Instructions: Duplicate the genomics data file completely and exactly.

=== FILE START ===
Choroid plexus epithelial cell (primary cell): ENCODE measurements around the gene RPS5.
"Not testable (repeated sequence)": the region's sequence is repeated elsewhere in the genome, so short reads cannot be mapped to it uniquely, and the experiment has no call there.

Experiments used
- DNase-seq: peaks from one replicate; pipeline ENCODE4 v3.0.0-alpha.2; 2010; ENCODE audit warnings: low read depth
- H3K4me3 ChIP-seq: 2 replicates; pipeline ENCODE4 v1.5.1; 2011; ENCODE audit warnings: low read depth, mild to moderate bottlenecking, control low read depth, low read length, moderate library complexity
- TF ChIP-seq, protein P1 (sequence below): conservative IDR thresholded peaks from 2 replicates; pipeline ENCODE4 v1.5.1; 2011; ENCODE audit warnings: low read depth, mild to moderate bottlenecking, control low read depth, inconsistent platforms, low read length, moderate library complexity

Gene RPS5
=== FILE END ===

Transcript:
Choroid plexus epithelial cell (primary cell): ENCODE measurements around the gene RPS5.
"Not testable (repeated sequence)": the region's sequence is repeated elsewhere in the genome, so short reads cannot be mapped to it uniquely, and the experiment has no call there.

Experiments used
- DNase-seq: peaks from one replicate; pipeline ENCODE4 v3.0.0-alpha.2; 2010; ENCODE audit warnings: low read depth
- H3K4me3 ChIP-seq: 2 replicates; pipeline ENCODE4 v1.5.1; 2011; ENCODE audit warnings: low read depth, mild to moderate bottlenecking, control low read depth, low read length, moderate library complexity
- TF ChIP-seq, protein P1 (sequence below): conservative IDR thresholded peaks from 2 replicates; pipeline ENCODE4 v1.5.1; 2011; ENCODE audit warnings: low read depth, mild to moderate bottlenecking, control low read depth, inconsistent platforms, low read length, moderate library complexity

Gene RPS5